Looking through the windows of the Lady Jayne as she chugged into Loch Na Keal, on a blissfully calm day, could have been any other trip with Mull Charters, but this was different. I was sitting in the "driving seat" steering her as she headed down the loch in search of white-tailed eagles, and anything else that might be around.
Admittedly I didn't move to Mull to be a part of the team that is Mull Charters, but after Martin asked if I'd be interested in helping out from time to time, I jumped at the chance, and it wasn't long before I was called upon to act as a part of the crew.
Alex was the skipper for the day, and it's a role he's clearly good at, not only for being great with all things technical aboard the boat and of course informing the punters of what they're seeing and what might be around that day, but also at helping a novice like me with getting the basics sorted.
Needless to say, the eagles made the job easier, by coming out to the boat several times on each trip, and we enjoyed some cracking views.
While the trips this past week were my first as a crew member, I'd already been out aboard the Lady Jayne this year, both with family and friends, and also with clients.
The R5 does seem to struggle to identify the head and eye of the eagles as they approach, often picking up the wing tips or the tail, though to be fair on it, that's still a massive improvement on the older cameras I've used, that would focus on the sky, water or hillsides.
The images from the trips haven't disappointed though.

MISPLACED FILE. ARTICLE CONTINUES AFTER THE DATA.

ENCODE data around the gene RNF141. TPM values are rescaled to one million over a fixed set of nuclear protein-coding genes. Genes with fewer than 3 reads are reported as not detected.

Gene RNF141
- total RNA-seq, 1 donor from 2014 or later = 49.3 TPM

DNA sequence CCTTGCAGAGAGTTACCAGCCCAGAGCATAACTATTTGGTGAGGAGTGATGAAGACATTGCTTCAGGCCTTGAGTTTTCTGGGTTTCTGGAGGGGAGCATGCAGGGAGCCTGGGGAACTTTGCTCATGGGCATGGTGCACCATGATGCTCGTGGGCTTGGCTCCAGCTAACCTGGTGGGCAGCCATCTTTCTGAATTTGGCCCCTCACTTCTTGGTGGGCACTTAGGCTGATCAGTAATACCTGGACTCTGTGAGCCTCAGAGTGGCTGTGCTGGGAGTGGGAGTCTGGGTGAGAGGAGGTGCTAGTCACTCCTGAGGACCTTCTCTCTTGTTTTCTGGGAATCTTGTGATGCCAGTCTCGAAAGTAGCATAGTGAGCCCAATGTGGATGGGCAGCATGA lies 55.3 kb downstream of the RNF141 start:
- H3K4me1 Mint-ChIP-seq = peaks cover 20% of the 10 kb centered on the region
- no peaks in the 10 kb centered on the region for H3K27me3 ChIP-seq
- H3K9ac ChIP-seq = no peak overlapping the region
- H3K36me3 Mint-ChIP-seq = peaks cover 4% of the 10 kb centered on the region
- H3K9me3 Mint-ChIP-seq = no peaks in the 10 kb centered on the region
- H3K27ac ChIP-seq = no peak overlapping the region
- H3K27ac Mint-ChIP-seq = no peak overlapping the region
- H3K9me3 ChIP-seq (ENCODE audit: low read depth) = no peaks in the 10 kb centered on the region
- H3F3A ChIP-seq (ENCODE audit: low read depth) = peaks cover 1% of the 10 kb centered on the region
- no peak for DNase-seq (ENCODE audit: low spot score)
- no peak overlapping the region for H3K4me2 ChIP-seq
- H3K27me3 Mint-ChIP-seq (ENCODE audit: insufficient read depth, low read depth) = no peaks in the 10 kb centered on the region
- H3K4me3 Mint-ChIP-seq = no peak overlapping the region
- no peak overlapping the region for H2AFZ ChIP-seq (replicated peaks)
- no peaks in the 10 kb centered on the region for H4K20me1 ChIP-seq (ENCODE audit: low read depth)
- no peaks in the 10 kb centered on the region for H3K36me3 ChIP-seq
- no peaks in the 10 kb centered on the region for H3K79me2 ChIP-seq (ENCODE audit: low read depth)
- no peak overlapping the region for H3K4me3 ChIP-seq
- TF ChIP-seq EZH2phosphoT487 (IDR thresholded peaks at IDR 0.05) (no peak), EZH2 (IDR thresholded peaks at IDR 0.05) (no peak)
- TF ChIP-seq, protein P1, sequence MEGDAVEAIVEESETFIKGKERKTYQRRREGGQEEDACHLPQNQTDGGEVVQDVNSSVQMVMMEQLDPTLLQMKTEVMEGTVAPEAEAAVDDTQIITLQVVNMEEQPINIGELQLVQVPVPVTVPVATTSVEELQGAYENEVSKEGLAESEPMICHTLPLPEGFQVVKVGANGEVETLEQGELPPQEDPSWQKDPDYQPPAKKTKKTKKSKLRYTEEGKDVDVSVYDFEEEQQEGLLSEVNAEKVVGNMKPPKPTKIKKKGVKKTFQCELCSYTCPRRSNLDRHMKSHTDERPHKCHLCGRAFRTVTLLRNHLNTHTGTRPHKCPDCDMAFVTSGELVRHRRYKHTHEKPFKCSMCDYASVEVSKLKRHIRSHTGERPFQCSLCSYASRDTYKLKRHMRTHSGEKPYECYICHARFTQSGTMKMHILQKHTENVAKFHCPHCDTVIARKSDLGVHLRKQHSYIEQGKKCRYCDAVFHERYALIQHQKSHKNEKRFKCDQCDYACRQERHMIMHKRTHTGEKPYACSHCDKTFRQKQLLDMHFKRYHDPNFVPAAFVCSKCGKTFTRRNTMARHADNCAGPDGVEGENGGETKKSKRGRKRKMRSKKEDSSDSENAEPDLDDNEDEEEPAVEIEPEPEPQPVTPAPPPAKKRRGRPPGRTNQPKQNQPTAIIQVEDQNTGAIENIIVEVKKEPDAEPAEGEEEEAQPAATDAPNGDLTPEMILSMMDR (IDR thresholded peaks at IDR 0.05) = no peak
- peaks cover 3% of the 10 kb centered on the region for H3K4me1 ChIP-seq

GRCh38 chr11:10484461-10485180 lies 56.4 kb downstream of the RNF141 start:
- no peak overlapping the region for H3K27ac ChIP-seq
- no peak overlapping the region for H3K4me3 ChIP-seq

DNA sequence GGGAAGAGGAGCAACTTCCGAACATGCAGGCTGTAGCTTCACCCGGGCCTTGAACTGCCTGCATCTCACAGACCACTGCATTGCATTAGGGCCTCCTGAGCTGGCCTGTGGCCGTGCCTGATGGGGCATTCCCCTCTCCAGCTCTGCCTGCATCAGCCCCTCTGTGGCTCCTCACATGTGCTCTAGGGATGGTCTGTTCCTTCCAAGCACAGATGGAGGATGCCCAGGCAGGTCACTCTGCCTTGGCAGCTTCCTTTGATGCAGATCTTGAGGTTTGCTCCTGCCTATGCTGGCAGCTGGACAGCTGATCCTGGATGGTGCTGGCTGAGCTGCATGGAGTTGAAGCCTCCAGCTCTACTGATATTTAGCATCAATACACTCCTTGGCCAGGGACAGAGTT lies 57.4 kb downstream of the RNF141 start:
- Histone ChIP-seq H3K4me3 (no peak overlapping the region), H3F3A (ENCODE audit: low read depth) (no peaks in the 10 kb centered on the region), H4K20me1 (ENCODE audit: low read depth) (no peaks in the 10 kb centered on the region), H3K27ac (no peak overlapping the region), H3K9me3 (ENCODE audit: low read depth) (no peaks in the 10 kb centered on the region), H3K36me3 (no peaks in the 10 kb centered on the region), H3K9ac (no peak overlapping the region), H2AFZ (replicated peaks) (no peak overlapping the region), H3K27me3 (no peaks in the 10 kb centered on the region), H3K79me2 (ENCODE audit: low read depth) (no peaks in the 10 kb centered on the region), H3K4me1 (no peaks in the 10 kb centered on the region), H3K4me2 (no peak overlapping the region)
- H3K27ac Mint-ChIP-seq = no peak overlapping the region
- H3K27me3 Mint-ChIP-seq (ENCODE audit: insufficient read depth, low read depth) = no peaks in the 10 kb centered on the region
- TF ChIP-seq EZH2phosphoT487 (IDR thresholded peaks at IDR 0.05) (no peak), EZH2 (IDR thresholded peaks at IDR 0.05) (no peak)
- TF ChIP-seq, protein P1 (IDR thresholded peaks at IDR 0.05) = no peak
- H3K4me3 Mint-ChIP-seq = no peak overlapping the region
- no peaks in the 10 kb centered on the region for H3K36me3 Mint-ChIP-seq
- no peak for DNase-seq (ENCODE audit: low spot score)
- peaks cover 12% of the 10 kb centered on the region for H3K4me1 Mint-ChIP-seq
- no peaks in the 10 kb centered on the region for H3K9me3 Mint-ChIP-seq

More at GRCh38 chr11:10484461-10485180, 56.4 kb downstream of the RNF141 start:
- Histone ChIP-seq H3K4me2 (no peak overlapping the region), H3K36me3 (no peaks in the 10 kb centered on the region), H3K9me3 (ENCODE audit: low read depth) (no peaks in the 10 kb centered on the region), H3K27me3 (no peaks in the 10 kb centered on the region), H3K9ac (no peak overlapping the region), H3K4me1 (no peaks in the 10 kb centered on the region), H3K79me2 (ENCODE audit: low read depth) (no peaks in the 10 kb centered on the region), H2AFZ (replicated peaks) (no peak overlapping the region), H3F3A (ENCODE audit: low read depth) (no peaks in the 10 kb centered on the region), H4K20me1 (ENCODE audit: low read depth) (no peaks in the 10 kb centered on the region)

I've also been out for my first puffin-fix of the year, visiting the Treshnish Isles of Staffa and Lunga. The latter being the favourite location for seeing the charismatic characters themselves.
Here, the R5 was jaw-droppingly good. It picked up flying seabirds from a long way off, and maintained focus on them constantly, regardless of the background, or how good or in most cases, bad I was at tracking them, and keeping them in the preferable part of the frame.
I can't wait to get back out there to play some more.
Aside from trips, I've been looking out for great northern divers, as they're in splendid breeding plumage at this time of year, just as they fly off north to breed.
They're not easy to get close to, and serenely drift away from the shore if they spot you approaching.
Of course the otters are still around, and I was pleased to catch up with one of the families I'd been watching during the lockdown period, and the mother still has both cubs in tow. They were busy hunting one rainly afternoon, hauling out fish, crabs and even lobsters!
Not quite the incredible view I had just over a year ago with one, but great to watch and photograph, and interesting to see how they handle such potentially dangerous prey.
Mull is now feeling more like its old self again, with plenty of visitors, businesses back open again, pubs and restaurants operating almost normally, trips to see wildlife all up and running and some of the sounds of the island, such as the chattering of barn swallows, filling the air again. Let's hope some of it remains that way.